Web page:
The meager result of the EU-China summit shows Brussels is becoming more assertive with China. Grzegorz Stec says Germany’s EU Presidency has to capitalize on this trend.
The Covid-19 crisis has seen a surge in the rivalry between the US and China – and the European Union not aligning itself with either in an attempt to limit the erosion of the multilateral system. As Germany begins its six-month EU Presidency, this stance is becoming known as the Sinatra or My Way Doctrine after High Representative (HR) Josep Borrell pledged the EU would “uphold and defend our own interests and values” to try „to keep the multilateral system as a space for co-operation”.
Under the Sinatra Doctrine, Brussels on the one hand has been careful not to isolate Beijing by toning down confrontations on politically sensitive issues – the EU diluting the World Health Assembly motion to investigate the origins of Covid-19 or a statement by Borrell late May that the EU wasn’t considering punitive actions over China’s planned national security law for Hong Kong are two stand-out examples.
Brussels has started making more assertive noises
But, on the other hand, Brussels has also started making more assertive noises. The 22nd EU-China Summit in late June saw a shift in the EU’s China rhetoric. The first official meeting of the EU’s new bosses and the Chinese leadership had a politically a higher than usual rank as it was joined by President Xi Jinping. But the results were limited. Neither did the two sides issue a joint statement, nor did they sign the EU-China Agenda 2025, an agreement that had looked possible two weeks before.
The summit was used by the EU to deliver directly to China’s leaders a message that was clearer and more assertive than any they had heard from Borrell. Commission President Ursula von der Leyen in particular highlighted Europe’s dissatisfaction with China’s limited actions on multiple fronts – asymmetry in market access, unsatisfactory progress on the Comprehensive Agreement on Investment, climate action, WTO reform, to name but a few, – and laid the responsibility for lack of progress on a Chinese side that has yet to match the EU’s “level of ambition.”
Crucially, von der Leyen used much stronger language than Borrell about the “systemic rivalry” of the EU and China. While High Representative recently indicated that he found this rivalry hard to define, von der Leyen noted the regions had “two very different systems, very different views on values”. She also called human rights “non-negotiable” for the EU, and stressed that implementation of the national security law in Hong Kong would mean China risking “negative consequences”.
EU wants to increase economic and strategic security in the face of an assertive Beijing
The Commission President’s tougher rhetoric and the summit’s meager results have to be seen in the context of broader momentum relating to China that was easy to see in Brussels in the two weeks before the summit. The Commission took steps towards the goals of the 2019 Strategic Outlook on EU-China relations to increase the EU’s economic and strategic security in the face of an assertive Beijing.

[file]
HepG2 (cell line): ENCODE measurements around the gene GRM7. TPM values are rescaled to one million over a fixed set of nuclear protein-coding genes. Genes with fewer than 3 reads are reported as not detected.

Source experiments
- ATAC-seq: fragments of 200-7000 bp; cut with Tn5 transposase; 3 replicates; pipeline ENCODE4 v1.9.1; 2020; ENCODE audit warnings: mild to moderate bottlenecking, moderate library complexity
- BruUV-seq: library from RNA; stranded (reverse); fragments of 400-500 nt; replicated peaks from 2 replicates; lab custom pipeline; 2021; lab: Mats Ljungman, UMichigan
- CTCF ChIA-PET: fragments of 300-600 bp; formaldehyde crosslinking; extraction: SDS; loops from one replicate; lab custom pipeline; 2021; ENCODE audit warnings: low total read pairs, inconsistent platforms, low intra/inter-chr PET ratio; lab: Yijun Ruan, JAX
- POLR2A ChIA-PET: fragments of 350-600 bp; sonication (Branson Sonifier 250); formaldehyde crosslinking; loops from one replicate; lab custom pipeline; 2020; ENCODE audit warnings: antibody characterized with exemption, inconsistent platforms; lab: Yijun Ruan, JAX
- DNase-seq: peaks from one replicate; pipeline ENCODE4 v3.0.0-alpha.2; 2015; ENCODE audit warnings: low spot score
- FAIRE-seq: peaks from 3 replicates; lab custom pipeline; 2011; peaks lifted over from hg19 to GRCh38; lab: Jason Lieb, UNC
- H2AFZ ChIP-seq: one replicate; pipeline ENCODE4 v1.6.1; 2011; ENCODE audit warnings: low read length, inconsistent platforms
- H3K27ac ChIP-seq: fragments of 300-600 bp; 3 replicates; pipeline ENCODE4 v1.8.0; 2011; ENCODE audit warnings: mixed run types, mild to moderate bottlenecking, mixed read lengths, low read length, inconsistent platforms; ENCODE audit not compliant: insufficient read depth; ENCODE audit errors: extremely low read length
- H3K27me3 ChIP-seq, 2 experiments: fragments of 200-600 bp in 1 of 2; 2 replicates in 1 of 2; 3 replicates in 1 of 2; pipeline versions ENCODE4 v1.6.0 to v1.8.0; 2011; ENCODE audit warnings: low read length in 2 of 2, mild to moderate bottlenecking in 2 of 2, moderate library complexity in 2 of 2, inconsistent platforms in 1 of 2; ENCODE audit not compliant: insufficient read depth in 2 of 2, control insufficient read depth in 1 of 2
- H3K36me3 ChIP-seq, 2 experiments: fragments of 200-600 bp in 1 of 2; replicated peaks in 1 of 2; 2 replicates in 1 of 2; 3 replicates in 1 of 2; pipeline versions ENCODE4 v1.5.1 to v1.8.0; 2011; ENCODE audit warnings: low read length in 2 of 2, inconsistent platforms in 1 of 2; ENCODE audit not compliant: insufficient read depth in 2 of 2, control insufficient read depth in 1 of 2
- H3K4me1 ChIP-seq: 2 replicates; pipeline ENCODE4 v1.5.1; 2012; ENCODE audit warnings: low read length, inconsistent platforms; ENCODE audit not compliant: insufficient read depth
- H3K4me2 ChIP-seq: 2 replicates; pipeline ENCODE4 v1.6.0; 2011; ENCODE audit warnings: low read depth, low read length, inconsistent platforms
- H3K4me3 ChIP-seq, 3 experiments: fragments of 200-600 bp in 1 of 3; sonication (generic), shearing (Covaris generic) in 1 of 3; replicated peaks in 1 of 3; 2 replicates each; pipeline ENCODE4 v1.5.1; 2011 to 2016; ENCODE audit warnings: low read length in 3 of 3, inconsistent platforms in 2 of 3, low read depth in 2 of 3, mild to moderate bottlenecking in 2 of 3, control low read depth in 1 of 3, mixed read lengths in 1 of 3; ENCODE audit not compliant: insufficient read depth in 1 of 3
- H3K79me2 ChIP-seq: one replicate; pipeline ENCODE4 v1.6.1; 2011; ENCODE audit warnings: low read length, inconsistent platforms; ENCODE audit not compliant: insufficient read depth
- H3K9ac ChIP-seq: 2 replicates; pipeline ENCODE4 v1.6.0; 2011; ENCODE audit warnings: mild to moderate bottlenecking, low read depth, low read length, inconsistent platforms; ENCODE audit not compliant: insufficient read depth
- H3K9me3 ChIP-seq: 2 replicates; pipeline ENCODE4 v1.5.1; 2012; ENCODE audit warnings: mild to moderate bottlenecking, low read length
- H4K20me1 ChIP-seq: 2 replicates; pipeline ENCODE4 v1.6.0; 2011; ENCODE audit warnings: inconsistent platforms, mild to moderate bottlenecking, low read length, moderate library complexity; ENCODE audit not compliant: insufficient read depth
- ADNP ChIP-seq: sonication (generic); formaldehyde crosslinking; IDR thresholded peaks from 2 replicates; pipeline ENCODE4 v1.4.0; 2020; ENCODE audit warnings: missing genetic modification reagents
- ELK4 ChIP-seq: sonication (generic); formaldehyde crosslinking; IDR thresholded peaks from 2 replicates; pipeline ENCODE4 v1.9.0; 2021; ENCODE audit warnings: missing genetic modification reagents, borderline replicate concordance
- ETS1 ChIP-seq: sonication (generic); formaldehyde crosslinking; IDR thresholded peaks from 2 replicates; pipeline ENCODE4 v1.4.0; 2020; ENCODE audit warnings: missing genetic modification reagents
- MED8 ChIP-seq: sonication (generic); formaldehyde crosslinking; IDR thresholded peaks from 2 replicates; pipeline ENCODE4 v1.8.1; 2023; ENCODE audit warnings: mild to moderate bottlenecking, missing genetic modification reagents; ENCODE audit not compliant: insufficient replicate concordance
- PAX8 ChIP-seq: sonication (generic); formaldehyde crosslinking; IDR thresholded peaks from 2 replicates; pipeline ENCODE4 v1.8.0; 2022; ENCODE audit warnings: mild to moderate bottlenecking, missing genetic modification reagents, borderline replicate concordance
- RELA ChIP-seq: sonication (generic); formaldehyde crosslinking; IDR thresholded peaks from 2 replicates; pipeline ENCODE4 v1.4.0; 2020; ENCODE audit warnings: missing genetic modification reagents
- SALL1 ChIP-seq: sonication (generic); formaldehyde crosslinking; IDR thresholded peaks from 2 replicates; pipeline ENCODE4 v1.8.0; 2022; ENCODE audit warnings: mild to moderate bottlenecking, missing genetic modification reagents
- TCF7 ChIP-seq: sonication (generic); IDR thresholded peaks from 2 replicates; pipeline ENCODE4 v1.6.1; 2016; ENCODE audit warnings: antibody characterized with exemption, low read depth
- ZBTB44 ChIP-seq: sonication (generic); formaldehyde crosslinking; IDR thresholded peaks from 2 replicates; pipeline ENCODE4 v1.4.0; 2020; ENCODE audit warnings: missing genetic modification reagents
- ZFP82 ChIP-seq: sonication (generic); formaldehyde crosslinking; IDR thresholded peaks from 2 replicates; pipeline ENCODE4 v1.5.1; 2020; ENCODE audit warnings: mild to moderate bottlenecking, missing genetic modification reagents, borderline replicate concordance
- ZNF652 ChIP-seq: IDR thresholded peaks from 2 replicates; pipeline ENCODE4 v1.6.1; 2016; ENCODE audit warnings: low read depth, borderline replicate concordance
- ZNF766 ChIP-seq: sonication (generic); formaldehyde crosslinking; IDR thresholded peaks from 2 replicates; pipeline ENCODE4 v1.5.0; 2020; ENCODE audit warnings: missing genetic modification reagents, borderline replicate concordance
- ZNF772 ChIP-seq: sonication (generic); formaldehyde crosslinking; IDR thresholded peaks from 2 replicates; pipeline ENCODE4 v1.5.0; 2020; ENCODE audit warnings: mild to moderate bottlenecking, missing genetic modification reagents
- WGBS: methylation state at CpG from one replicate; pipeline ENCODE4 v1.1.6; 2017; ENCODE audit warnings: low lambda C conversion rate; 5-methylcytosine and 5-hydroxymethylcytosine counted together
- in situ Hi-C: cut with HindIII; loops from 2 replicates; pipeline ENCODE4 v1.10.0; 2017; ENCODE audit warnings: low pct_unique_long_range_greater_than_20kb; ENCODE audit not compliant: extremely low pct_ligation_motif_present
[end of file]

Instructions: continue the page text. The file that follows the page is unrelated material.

The Commission published a long-anticipated “White Paper” about reducing the distortions of foreign state-aid on the single market, and imposed landmark tariffs on Egyptian glass-fiber exporters that benefit from Chinese state-aid by dint of being subsidiaries of Chinese companies. On top of that, Commission and the High Representative issued a joint statement on fighting digital disinformation in which China was named alongside Russia as running “targeted influence operations and disinformation campaigns in the EU, in its neighborhood, and globally”.
Hong Kong provides new impetus for „systemic rivalry” narrative
New impetus for “systemic rivalry” was provided by the European Parliament’s resolution on Hong Kong. An overwhelming majority of MEPs passed a resolution urging the Commission and the Council to make Hong Kong “a top priority” at the summit and for using the EU’s economic leverage in the human-rights dialogue with China. The EU also joined the G7 countries to issue a joint declaration urging China to reconsider its decision on the Hong Kong security law – very different to late May, when it declined to join a statement by the UK, Australia, Canada and the US.
The summit was not a dramatic turning point in the EU’s approach on China. For one, von der Leyen neither specified potential punitive measures against China nor suggested that any were under consideration. But it reflected the shifts in rhetoric and the broader momentum on China in Brussels and indicated that a more assertive edge is coming to the forefront in member-state capitals. More rhetorical pressure on China to stick to commitments and address issues of “systemic rivalry” is a start.
It also provides useful momentum for Germany’s EU Council Presidency. Before it took the helm on July 1 Germany issued a revised program in which it pledged to demand greater reciprocity from China and to raise the emphasis a term missing from earlier drafts. With work on the EU-China Agenda 2025 pushed into autumn and leaders from China and the 27 EU member states delayed, Germany has the chance to capitalize on the momentum of the EU’s course adjustment and lead to a full-throated My Way Doctrine.